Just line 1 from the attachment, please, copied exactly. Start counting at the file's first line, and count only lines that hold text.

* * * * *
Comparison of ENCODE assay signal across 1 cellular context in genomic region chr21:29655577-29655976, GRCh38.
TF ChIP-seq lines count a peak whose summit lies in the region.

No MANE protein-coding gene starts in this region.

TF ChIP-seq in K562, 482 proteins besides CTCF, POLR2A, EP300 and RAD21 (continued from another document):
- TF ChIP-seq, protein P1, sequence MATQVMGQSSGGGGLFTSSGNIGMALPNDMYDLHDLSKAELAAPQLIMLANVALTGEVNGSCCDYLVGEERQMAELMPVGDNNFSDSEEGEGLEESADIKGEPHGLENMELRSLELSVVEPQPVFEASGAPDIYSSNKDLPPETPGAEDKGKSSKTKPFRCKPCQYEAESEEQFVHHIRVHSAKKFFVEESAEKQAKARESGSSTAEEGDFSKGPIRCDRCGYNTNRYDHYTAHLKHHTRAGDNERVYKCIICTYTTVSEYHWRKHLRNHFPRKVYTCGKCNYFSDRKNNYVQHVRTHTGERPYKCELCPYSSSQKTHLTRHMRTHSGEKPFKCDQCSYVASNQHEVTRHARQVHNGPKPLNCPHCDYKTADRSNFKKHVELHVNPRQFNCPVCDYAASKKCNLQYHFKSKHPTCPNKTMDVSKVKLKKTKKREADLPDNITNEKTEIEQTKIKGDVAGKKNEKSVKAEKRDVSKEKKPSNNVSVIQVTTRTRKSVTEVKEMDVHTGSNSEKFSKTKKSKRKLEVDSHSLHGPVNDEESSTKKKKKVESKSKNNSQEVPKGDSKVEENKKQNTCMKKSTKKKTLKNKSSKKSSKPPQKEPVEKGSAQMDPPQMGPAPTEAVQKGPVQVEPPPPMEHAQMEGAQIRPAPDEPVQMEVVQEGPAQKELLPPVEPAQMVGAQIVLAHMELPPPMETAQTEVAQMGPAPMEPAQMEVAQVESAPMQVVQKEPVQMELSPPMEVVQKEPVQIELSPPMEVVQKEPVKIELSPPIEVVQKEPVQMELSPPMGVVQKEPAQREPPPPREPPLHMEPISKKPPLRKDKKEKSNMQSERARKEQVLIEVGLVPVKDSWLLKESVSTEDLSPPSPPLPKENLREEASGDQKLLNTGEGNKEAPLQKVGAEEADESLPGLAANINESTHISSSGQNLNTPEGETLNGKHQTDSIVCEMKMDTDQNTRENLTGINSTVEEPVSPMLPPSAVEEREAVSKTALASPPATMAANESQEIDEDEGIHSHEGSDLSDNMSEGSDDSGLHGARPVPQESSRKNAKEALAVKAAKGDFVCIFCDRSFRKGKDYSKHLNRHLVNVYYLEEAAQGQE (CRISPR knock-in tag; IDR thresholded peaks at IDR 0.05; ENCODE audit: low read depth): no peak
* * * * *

Comparison of ENCODE assay signal across 1 cellular context in genomic region chr21:29655577-29655976, GRCh38.